Your 20s are a whirlwind of emotions. Half of your friends are getting married or are engaged and the other half have graduated college and have a stable environment and income. And then there are people like me.
Twenty-four and living with my parents, my boyfriend of six years, and our cat Tippy. It sounds like the beginning to a sitcom, but for me it’s a reality.
The world has a way of making you think you need to have everything together by the age of twenty-five (since that’s when you no longer need to pay the “under twenty-five” rental fee for a car). I assumed twenty-five was when society started to perceive you as a trustworthy adult, but I was wrong. I am still in school, I still rely on my parents, and I’m still constantly thinking, “Am I doing everything right?”
Society has made it clear that twenty-one is your party year. But once you’re twenty-four or twenty-five, you get looks when you say, “No, I’m not married and I don’t plan on being married anytime soon.” Your 20s are confusing and raw. It’s when most people find themselves, when they figure out that this is life and that this is alright. But it shouldn’t have to be that way.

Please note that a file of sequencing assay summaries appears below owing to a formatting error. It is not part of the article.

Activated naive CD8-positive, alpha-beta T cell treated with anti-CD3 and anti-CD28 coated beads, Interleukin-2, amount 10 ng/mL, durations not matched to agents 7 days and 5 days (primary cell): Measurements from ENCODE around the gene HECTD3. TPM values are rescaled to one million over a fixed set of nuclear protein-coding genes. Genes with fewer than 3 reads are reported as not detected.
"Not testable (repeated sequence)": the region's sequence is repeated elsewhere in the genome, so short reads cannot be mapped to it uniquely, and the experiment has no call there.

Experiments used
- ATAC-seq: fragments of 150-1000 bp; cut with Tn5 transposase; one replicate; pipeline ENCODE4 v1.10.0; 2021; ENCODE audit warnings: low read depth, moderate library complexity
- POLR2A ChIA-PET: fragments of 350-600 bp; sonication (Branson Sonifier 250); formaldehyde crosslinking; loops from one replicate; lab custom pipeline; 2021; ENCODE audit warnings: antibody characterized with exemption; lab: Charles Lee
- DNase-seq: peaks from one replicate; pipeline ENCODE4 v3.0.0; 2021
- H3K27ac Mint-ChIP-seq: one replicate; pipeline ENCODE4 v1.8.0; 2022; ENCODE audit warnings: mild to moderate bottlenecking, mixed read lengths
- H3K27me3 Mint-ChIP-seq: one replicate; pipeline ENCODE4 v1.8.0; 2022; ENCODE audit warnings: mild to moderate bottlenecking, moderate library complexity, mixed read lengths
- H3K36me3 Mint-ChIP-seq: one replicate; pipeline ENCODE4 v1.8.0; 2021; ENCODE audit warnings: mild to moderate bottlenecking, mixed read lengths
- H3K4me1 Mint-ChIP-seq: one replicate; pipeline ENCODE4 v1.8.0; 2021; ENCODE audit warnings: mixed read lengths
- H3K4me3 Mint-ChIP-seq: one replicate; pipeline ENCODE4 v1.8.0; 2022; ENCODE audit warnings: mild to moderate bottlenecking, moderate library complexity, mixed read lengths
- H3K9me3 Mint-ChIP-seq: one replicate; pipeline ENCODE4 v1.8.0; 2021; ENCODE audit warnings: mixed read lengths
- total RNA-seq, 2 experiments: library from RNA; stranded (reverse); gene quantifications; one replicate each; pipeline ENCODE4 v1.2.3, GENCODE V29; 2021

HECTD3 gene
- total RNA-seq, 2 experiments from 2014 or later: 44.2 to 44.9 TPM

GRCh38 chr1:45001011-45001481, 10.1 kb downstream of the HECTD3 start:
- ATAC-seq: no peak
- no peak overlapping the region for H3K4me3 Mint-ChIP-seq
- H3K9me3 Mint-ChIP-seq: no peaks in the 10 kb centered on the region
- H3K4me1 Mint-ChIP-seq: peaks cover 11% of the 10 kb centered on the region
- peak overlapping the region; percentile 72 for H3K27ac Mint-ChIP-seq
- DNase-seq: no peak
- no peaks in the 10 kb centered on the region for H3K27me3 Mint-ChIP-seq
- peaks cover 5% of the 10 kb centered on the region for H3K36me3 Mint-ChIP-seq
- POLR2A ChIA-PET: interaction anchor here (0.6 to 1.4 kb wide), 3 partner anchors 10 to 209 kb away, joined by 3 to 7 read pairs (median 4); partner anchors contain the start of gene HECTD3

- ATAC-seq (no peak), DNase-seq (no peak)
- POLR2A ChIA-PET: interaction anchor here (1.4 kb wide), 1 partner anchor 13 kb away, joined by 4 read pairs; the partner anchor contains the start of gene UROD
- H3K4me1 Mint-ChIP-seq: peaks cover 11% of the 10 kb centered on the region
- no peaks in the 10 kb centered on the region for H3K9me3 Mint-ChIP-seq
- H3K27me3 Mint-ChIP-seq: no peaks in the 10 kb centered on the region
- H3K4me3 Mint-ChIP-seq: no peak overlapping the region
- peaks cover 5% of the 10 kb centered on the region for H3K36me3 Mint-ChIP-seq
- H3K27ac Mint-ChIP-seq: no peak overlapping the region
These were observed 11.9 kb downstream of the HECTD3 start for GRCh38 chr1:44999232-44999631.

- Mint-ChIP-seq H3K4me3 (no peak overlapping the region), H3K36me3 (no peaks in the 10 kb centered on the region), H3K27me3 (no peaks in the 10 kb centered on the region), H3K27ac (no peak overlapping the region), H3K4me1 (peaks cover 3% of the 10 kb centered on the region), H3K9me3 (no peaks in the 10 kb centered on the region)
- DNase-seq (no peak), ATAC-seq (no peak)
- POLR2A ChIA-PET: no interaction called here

Ask me on a good day how I feel and I’ll answer with, “Yeah, I’m cool with not having it all together,” but when I see my Facebook friends getting married and traveling the world, I start to question if I should buckle down and find that adult world everyone seems to have stepped into, except me.
I’m trying to come to terms with the fact that I’m picking which coffee flavor I should have in my latte instead of which wedding dress would flatter my body.
Kudos to those who have it together already, but I do not envy them anymore. If you’re similar to me and feel lost, please don’t. Binge on the HBO show “Girls,” a close to perfect portrayal of what it means to be a twenty-something in this century.
Your 20s are just like your teen years, because you enter the age group with a label slapped right onto you. It’s just like middle and high school all over again. You’re still rushing into adulthood, but the truth is that being an adult is scary and confusing. There is no right or wrong way to do things and no help given to you. That’s why you’re always left questioning where you belong.
But my advice is to just grab that extra slice of pizza and own being a twenty-something.